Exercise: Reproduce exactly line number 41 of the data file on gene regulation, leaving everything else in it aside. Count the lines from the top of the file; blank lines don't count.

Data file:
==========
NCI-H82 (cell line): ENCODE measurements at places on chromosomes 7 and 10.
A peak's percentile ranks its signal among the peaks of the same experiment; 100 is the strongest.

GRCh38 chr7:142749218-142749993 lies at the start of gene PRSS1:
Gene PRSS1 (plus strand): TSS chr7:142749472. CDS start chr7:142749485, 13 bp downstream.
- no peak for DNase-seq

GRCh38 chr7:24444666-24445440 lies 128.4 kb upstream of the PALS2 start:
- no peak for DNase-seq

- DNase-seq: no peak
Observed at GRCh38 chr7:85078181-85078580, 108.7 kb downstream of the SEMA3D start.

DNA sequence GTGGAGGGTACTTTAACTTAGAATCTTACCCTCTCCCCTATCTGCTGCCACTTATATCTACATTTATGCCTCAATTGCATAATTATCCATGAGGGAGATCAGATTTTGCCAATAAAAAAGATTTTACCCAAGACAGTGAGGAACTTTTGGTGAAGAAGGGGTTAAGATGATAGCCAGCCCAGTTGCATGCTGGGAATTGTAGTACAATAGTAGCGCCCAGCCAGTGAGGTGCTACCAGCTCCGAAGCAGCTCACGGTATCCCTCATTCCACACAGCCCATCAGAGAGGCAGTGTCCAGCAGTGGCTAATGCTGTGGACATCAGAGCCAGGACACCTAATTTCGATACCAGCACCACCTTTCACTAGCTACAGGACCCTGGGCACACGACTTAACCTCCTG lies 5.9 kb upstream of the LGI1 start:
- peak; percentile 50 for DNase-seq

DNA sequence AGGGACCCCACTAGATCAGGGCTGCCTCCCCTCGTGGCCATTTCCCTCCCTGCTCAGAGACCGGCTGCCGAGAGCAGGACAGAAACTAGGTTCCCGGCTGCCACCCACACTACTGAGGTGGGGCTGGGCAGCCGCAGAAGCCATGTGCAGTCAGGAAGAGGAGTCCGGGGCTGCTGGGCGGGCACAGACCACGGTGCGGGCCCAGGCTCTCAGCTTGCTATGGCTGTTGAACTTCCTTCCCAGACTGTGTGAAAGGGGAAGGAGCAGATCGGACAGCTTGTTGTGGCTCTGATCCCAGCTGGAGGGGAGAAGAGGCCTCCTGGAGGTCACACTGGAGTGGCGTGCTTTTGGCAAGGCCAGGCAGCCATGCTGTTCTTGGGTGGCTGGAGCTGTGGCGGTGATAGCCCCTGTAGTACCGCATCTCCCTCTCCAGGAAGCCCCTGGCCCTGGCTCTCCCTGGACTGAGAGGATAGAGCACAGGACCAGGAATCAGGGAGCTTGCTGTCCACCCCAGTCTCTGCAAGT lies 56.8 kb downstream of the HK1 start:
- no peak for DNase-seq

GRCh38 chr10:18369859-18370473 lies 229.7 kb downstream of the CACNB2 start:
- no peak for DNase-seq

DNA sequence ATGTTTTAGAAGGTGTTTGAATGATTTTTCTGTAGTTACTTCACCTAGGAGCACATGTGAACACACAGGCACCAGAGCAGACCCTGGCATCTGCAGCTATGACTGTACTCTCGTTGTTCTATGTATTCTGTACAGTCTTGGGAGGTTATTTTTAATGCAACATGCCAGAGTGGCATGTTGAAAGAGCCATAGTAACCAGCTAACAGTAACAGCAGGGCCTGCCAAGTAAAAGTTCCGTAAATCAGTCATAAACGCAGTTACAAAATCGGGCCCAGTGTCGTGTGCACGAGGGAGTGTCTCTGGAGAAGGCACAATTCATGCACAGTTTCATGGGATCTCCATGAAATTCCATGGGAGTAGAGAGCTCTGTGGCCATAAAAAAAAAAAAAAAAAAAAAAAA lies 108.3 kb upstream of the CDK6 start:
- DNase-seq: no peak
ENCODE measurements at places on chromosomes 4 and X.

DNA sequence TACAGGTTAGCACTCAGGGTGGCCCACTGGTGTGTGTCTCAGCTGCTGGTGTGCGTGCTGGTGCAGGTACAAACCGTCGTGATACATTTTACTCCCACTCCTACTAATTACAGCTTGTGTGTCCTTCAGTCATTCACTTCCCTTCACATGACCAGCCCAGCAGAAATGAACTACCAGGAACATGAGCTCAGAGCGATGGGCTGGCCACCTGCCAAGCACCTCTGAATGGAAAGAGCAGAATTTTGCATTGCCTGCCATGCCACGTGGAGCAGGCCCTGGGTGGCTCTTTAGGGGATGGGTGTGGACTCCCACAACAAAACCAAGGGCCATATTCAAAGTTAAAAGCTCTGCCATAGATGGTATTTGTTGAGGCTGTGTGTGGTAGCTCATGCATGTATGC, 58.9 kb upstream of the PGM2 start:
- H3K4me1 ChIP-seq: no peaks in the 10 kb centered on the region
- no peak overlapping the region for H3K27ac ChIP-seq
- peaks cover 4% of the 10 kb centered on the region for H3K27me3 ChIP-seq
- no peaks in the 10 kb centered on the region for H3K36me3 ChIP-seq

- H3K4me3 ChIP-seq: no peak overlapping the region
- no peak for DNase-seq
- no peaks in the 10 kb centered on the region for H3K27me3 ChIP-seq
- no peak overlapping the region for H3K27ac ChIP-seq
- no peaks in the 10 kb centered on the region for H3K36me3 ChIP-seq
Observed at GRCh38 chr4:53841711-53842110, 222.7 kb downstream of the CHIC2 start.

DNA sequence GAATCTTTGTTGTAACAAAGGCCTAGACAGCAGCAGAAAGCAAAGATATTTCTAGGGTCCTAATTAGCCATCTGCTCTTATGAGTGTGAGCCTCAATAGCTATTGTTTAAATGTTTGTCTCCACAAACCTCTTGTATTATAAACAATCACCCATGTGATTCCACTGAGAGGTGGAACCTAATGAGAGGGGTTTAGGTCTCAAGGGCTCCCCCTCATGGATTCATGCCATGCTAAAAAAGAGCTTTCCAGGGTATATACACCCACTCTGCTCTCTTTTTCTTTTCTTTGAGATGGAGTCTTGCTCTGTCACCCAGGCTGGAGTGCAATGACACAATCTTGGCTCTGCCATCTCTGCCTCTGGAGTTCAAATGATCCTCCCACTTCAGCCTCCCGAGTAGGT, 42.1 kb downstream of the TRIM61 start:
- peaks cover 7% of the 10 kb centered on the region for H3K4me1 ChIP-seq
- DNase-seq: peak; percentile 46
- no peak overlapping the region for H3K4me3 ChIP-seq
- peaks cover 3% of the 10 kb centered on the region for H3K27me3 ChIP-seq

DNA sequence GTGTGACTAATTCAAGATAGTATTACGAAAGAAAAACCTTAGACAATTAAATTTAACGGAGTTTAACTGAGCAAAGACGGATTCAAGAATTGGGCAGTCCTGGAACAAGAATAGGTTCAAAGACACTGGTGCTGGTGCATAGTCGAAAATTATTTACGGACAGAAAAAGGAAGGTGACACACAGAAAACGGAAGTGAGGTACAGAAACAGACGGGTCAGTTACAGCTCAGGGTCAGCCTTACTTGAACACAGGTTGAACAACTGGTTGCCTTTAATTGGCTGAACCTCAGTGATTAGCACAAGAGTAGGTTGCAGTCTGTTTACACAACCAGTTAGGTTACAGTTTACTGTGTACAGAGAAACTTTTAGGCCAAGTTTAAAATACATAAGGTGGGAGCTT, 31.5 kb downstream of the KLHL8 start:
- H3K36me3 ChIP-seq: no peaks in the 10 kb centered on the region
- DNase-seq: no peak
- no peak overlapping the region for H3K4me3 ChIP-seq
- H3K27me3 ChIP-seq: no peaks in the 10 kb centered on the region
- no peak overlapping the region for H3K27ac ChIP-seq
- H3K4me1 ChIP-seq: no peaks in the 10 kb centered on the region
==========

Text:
- H3K4me1 ChIP-seq: no peaks in the 10 kb centered on the region